(levodopa and benserazide)
Consumer Medicine Information
What is in this leaflet
This leaflet answers some common questions about Madopar tablets and capsules.
It does not contain all the available information.
It does not take the place of talking to your doctor or pharmacist.
All medicines have risks and benefits. Your doctor has weighed the risks of you taking Madopar against the benefits they expect it will have for you.
If you have any concerns about taking this medicine, ask your doctor or pharmacist.
Keep this leaflet with the medicine. You may need to read it again.
What Madopar is used for
The name of your medicine is Madopar. It contains two active ingredients called levodopa and benserazide.
Madopar belongs to a group of medicines called antiparkinsonian agents and is used for the treatment of Parkinson's disease.
Antiparkinsonian agents work on the central nervous system. The symptoms of Parkinson's disease are caused by a deficiency of a natural substance in the brain called dopamine. Madopar helps to replace this substance. By improving muscle control, Madopar allows more normal movements of the body.
The symptoms of patients suffering from Parkinson's disease can be reduced by taking this medicine. Madopar does not, however, cure the disease, since the cause of the dopamine deficiency within the brain is not removed.
Your doctor, however, may have prescribed Madopar for another purpose.
Ask your doctor if you have any questions about why Madopar has been prescribed for you.
This medicine is available only with a doctor's prescription.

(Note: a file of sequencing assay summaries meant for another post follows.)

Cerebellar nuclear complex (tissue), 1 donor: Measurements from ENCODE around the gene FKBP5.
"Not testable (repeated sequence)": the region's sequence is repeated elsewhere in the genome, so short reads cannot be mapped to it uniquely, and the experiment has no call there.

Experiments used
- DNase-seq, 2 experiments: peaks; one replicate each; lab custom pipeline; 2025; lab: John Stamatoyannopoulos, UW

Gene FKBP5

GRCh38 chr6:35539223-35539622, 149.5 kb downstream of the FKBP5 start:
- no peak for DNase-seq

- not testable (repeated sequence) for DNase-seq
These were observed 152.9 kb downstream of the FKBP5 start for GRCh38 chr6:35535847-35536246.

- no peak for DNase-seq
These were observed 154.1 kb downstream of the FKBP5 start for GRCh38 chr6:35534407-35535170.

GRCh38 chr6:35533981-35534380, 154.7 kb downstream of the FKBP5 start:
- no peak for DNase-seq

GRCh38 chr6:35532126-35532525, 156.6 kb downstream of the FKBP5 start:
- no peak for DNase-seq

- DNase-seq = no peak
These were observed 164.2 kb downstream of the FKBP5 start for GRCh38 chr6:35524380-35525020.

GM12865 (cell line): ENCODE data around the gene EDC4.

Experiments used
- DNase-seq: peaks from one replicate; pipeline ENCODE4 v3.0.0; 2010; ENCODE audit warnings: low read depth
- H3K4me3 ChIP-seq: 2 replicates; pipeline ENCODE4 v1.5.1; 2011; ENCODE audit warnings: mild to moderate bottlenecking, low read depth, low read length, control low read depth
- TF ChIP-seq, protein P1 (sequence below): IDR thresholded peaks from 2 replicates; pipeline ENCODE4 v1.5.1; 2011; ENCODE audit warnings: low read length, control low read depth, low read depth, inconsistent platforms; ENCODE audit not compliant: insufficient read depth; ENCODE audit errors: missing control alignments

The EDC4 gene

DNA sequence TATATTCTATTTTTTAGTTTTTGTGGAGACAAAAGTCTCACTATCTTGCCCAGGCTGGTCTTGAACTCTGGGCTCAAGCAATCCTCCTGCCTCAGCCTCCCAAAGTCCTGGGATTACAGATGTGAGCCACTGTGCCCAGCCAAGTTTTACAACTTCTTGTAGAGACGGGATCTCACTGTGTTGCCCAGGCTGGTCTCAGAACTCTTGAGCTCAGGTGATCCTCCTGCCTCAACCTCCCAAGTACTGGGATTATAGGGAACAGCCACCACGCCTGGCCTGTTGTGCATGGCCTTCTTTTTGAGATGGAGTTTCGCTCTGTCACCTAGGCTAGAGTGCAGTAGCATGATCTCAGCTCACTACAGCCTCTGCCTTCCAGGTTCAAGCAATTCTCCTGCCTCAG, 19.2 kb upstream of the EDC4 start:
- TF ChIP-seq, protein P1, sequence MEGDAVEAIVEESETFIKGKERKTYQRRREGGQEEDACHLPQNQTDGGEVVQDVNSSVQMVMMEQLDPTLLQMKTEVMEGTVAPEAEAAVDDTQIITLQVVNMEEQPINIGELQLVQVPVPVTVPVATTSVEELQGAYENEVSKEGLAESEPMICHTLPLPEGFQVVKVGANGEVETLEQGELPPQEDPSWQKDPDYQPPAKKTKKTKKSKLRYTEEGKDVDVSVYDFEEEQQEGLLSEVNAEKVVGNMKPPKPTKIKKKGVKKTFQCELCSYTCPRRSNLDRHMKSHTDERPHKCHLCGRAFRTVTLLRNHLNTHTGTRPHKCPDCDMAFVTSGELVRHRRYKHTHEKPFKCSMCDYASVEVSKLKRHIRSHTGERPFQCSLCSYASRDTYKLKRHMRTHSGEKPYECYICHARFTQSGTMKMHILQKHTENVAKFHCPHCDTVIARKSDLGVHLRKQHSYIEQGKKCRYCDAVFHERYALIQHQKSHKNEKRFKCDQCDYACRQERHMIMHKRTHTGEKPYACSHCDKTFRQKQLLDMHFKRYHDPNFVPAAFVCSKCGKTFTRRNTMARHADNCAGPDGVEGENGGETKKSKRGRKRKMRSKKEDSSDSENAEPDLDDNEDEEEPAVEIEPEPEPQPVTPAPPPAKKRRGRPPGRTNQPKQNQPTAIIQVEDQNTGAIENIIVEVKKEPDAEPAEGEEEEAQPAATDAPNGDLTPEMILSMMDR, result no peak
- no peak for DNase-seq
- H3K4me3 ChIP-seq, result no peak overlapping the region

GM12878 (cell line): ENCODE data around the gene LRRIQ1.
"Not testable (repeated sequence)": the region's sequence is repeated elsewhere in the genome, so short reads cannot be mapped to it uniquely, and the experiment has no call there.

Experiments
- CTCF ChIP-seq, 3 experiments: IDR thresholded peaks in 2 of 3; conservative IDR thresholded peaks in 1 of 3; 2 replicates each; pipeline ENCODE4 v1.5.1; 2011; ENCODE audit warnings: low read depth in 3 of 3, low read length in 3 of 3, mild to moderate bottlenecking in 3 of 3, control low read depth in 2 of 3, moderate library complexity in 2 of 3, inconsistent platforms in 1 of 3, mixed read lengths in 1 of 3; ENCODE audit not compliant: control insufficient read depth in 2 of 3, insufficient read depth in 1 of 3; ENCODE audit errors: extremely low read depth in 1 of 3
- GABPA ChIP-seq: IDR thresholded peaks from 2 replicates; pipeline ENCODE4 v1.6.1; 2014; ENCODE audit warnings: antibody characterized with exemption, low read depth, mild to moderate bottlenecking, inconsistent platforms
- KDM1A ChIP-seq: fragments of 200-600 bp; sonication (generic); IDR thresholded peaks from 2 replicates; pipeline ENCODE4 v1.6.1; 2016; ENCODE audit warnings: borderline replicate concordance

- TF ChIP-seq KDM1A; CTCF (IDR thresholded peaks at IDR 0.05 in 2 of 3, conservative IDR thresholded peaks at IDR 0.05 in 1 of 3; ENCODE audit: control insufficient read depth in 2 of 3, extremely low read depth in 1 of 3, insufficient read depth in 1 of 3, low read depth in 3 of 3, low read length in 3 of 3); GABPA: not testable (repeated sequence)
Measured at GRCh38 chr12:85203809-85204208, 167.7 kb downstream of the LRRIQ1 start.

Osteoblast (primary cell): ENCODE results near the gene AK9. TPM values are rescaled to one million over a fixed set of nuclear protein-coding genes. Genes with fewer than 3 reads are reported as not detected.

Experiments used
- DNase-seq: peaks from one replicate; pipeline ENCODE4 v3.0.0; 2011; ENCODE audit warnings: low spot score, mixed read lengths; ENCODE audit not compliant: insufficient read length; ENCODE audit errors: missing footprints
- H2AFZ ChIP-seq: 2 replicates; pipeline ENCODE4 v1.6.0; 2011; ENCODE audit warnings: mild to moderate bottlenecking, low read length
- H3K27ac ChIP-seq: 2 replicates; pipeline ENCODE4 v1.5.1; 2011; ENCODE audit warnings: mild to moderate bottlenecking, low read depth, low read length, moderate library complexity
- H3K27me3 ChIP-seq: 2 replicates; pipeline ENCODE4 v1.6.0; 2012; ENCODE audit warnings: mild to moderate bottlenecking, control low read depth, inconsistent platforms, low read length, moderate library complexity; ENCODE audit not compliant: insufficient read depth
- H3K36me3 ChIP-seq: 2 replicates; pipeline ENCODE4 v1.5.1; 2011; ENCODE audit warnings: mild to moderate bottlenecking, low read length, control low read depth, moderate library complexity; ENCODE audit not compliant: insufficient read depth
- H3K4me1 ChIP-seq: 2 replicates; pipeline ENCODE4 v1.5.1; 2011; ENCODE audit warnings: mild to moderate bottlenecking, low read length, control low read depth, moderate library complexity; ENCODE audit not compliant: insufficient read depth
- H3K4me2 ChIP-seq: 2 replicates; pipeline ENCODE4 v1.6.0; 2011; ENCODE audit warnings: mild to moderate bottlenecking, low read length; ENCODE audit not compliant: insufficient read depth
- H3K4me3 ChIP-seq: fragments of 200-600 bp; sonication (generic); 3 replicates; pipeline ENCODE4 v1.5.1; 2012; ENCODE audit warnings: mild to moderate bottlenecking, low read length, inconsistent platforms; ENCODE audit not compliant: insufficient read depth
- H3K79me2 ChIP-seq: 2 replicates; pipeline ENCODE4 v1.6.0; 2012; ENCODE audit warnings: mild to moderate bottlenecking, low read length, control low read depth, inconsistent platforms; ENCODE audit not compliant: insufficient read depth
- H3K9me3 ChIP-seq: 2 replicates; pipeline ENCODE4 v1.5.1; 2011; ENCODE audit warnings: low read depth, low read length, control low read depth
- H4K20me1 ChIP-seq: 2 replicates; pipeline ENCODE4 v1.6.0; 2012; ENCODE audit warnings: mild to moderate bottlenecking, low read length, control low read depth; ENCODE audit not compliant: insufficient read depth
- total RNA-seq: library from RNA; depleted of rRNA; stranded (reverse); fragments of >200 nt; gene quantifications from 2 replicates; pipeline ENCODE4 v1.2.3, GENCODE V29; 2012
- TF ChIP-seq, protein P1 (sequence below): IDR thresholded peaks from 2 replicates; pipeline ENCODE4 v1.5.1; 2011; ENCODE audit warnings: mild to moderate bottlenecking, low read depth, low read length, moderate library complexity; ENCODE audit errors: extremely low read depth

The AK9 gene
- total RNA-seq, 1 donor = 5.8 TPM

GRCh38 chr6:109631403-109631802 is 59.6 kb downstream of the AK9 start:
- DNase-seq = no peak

Before you take Madopar
Do not take Madopar if:
Do not take Madopar if you have an allergy to:
- any medicine containing levodopa or benserazide
- any of the ingredients listed at the end of this leaflet
Some of the symptoms of an allergic reaction may include:
- shortness of breath
- wheezing or difficulty breathing
- swelling of the face, lips, tongue or other parts of the body
- rash, itching or hives on the skin
Do not take Madopar if:
- you have taken a non-selective monoamine oxidase inhibitor (MAO-I) medicine such as tranylcypromine or phenelzine within the last 2 weeks
- you have taken a combination of a selective MAO-A inhibitor such as moclobemide with a selective MAO-B inhibitor such as selegiline or rasagiline
- you have untreated heart, liver, kidney, lung, blood or endocrine (hormonal) disease
- you have narrow (closed) angle glaucoma (high pressure in the eye)
- you are being treated for severe mental illness (active psychosis or serious psychoneurosis)
- you have melanoma or suspected melanoma
- you are under the age of 30
- you are being treated for Huntington's chorea or intention tremor
Do not take Madopar after the expiry date (EXP) printed on the pack or if the packaging is torn or shows signs of tampering. If you take this medicine after the expiry date has passed, it may not work as well.
If you are not sure if you should be taking Madopar, talk to your doctor.
You must tell your doctor if:
- you are allergic to any other medicines, foods, dyes or preservatives
- you have any other health problems including:
- convulsions (fits)
- stomach ulcers
- feeling down (depression) or other psychological disorders
- osteoporosis or osteomalacia
- irregular heart beat
- wide-angle glaucoma (high pressure in the eye)
- any compulsive behaviour disorder
- onset of sudden sleep disorder
- other illnesses
- you plan to have surgery
- you are pregnant or plan to become pregnant.
Madopar should not be take